The remaining members of Slayer
seem to have different stands on what the future holds for the iconic thrash act. During an interview with Guitar World
, guitarist Kerry King
and singer/bassist Tom Araya
showed different levels of determination to move on without the late axeman.
reports, Araya was more uncertain in his predictions, saying that "after 30 years, it would literally be like starting over."
"To move forward without Jeff
] just wouldn't be the same,"
he said, "and I'm not sure the fans would be so accepting of that drastic a change. Especially when you consider how much he contributed to the band musically. And you can have someone sit in for him, but there's no one on this planet that can do what Jeff did. There's no replacing him."
On the other hand, King clearly stressed that he has no intention in letting the Slayer machine stop. "I plan on continuing,"
the guitarist said. "I don't think we should throw in the towel just because Jeff's not here."
Araya also discussed the state of Hanneman's health during his final years and the arthritic condition the axeman was battling.
"His ability to play was slowly deteriorating,"
the frontman said. "But he didn't let anybody know that. We could just tell that things were going wrong. It was becoming hard to get stuff out of him. He was very proud and didn't want to make anyone worry about anything. Jeff would show up and play, and he didn't want anyone to know or worry about what else was going on with him. He tried to be really strong and sometimes that can weigh you down."
The group's former drummer Dave Lombardo
also chipped in on the subject, saying, "You would notice it in his hands and a little bit in his walk. It seemed like He was struggling with his playing - it wasn't fluid. You could hear it in the leads. His playing just wasn't as tight as it could have been."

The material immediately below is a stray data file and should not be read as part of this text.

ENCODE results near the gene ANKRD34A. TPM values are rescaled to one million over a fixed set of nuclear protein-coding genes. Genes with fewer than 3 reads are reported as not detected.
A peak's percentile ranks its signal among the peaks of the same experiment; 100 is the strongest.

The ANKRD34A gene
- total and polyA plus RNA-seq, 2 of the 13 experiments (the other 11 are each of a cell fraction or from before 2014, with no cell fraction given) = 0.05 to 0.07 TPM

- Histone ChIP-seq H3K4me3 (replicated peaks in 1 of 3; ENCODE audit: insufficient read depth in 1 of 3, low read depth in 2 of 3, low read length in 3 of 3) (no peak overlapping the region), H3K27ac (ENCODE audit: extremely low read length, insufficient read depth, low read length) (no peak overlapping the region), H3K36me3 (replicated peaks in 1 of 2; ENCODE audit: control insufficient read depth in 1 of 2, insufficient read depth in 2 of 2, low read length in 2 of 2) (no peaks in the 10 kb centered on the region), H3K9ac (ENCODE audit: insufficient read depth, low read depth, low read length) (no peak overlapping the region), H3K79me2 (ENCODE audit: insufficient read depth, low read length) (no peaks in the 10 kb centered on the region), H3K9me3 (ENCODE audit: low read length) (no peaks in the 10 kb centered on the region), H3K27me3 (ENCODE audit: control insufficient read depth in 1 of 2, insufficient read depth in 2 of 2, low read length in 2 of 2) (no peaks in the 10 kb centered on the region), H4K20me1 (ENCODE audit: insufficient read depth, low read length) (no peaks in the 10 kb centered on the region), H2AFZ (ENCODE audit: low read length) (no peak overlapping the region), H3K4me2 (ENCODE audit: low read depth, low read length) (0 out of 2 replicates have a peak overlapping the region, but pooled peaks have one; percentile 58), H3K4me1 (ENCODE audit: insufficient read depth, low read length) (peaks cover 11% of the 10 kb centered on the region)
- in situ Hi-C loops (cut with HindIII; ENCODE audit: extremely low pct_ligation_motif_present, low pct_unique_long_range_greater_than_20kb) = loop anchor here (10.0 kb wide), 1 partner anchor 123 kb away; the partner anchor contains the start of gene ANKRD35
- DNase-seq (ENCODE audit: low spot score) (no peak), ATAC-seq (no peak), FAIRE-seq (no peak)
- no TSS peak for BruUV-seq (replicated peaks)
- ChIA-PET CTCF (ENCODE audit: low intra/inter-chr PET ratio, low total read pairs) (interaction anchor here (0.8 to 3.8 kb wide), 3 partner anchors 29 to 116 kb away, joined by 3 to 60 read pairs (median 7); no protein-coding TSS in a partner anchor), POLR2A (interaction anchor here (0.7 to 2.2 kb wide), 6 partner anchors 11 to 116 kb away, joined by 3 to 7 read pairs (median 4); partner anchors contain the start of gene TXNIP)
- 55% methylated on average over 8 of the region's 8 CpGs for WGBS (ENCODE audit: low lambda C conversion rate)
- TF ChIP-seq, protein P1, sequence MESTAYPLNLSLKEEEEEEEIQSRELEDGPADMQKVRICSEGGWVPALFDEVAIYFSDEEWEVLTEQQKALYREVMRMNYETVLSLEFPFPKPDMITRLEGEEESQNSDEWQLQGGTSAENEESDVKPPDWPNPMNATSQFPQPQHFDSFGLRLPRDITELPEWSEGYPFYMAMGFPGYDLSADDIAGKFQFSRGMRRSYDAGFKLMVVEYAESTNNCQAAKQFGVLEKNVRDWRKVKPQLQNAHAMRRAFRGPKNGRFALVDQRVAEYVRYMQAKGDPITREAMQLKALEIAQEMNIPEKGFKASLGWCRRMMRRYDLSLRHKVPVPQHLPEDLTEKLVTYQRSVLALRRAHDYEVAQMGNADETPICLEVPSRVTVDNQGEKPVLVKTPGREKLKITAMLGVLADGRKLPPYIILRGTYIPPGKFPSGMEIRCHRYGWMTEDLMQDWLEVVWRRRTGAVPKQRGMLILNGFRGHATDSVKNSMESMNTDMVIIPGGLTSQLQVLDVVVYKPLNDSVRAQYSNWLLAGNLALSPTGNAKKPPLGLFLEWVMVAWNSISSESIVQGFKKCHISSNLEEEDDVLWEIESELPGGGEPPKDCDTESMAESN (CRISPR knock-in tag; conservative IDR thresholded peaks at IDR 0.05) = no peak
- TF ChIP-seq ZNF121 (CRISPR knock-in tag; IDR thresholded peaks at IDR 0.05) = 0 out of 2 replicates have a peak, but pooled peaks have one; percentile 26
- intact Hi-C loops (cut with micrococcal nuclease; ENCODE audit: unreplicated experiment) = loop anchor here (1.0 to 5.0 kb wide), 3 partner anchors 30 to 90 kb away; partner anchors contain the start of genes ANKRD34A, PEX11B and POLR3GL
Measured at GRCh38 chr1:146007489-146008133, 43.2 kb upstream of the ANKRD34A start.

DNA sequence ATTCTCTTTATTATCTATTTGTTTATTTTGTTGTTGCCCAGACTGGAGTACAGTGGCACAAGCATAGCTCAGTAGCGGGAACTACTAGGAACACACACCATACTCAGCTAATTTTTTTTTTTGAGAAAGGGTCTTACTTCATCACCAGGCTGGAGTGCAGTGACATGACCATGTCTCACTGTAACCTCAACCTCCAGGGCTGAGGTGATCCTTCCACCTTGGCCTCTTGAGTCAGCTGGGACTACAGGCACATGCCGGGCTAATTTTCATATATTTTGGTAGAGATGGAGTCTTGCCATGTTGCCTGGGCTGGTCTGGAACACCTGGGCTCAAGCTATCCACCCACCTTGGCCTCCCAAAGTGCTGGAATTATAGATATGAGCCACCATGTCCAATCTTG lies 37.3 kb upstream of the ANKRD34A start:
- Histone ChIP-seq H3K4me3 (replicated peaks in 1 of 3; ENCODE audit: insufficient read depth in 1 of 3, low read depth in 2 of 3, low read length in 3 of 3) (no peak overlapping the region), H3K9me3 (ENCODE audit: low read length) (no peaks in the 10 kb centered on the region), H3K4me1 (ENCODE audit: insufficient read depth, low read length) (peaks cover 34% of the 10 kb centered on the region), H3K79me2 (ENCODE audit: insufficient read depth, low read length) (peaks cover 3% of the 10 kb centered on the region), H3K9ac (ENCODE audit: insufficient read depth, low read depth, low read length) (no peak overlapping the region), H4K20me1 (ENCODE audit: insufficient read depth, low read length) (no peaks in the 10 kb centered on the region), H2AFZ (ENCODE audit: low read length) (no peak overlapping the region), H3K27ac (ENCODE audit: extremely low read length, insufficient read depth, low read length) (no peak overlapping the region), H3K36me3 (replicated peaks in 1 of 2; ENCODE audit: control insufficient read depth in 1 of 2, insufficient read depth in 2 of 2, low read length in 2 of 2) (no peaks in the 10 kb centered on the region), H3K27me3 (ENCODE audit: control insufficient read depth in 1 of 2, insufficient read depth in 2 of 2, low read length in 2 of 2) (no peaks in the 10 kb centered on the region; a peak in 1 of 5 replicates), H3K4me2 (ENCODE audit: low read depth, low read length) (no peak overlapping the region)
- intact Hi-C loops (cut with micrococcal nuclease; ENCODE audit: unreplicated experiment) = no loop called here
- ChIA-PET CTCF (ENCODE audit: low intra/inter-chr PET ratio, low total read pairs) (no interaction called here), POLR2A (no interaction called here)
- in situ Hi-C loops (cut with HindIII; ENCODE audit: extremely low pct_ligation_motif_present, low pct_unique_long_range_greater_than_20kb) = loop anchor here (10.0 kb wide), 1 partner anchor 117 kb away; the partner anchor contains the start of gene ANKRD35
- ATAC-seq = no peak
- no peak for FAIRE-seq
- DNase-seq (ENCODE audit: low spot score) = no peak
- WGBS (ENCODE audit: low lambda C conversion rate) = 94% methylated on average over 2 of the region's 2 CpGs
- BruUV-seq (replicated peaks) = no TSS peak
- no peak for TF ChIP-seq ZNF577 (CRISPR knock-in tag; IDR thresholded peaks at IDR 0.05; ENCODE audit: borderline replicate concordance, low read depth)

After Hanneman contracted necrotizing fasciitis from a spider bite, the band was forced to find a temporary replacement. Araya remembers that time as a rough period, admitting that he considered it almost impossible to move on without Jeff.
"For me it was really difficult to make the decision to go on without Jeff,"
he said. "They started naming names to take his place, and I'm like, 'How can you guys even think about this? We can't do this without Jeff.' But we had to do something. Slayer, aside from being band members and really tight-knit, we are a business. Those are aspects of what we do that fans have a tough time understanding. So we had to make decisions because we were obligated to do these tours."
"It eats you up because you think 'Why can't I fix this guy?'"
King concluded. "And it's not that he didn't want to be fixed . I mean, he didn't want to die. But he also couldn't help himself before it was too late."
Jeff Hanneman passed away
on May 2 near his Southern California home after suffering a liver failure. He was 49.